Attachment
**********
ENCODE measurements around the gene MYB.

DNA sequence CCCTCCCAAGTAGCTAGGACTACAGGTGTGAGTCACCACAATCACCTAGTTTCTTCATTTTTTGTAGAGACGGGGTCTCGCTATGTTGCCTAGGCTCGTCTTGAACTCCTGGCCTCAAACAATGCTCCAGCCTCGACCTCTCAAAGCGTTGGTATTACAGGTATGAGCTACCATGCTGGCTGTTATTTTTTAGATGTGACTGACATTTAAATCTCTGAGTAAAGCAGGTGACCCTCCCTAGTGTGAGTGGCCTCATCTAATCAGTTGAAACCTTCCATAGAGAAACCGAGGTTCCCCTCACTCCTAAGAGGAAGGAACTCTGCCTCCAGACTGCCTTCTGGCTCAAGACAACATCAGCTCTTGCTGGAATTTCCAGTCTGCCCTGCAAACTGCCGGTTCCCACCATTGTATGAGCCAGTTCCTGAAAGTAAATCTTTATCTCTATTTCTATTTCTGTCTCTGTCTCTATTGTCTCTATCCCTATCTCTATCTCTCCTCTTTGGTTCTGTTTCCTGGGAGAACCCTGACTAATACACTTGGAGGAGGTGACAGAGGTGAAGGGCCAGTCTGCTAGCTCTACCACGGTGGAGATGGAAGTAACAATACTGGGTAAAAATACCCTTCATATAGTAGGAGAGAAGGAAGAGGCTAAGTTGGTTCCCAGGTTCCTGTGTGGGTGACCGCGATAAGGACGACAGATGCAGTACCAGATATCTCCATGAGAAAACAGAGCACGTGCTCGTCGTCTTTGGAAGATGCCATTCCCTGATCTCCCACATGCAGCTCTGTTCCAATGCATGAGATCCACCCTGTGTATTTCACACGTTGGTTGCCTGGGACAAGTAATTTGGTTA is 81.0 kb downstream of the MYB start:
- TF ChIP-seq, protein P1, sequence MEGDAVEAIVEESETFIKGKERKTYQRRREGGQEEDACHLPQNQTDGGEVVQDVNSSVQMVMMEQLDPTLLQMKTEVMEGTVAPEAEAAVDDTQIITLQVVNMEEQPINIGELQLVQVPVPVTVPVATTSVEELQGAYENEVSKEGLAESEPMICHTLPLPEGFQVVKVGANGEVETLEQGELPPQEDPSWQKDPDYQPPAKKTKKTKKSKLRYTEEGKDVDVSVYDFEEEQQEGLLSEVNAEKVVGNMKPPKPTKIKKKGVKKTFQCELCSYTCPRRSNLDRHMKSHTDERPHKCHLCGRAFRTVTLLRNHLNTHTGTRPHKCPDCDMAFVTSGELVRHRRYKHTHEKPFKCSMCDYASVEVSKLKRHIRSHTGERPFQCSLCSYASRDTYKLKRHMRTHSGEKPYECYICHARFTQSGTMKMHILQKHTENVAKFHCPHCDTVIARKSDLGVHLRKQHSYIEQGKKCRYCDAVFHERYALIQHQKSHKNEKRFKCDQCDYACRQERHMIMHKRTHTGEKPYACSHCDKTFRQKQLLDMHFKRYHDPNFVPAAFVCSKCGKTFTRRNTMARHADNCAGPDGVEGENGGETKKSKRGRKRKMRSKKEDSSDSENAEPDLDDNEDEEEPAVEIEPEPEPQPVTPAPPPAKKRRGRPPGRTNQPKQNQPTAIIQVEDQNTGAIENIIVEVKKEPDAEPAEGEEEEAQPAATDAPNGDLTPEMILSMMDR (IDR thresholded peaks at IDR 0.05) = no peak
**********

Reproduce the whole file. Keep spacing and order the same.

ENCODE measurements around the gene MYB.

DNA sequence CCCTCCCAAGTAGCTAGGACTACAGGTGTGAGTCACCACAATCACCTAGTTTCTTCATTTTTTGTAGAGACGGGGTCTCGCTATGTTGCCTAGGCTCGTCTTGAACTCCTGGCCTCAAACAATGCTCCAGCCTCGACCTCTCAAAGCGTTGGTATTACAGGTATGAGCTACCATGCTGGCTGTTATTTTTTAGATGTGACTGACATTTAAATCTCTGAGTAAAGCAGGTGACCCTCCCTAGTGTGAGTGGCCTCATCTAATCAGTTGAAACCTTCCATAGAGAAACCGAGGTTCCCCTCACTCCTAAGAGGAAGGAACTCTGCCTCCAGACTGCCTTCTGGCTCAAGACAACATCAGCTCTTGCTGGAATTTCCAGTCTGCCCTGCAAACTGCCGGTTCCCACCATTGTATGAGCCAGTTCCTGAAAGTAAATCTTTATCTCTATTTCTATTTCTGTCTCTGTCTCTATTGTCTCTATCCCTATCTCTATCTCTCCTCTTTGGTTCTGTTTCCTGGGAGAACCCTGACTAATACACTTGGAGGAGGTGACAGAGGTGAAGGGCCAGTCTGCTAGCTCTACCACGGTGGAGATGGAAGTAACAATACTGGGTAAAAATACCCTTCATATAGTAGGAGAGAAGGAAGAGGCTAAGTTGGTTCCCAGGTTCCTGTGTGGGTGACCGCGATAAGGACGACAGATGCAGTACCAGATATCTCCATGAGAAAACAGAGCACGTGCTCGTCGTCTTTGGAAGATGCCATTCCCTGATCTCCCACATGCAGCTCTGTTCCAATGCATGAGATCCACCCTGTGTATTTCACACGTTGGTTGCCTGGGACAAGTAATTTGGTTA is 81.0 kb downstream of the MYB start:
- TF ChIP-seq, protein P1, sequence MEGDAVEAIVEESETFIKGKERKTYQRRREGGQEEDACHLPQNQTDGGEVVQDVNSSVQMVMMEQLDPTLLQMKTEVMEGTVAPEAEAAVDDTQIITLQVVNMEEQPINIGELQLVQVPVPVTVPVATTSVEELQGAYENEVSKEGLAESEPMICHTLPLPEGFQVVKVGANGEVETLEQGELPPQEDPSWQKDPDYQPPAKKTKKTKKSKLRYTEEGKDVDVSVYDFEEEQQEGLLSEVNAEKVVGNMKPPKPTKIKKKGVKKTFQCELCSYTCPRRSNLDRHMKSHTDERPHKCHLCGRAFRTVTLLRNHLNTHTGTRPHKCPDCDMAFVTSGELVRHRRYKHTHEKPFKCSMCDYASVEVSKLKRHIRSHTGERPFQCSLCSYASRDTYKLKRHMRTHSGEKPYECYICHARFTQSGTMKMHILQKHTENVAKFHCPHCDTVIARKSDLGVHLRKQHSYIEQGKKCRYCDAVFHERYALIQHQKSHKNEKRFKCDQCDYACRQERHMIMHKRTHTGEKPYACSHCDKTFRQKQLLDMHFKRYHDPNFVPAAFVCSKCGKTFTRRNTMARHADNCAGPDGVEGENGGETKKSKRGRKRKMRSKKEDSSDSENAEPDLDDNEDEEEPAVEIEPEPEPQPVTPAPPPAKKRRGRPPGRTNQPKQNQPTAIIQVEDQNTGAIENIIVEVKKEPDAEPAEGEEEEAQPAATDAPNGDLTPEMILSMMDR (IDR thresholded peaks at IDR 0.05) = no peak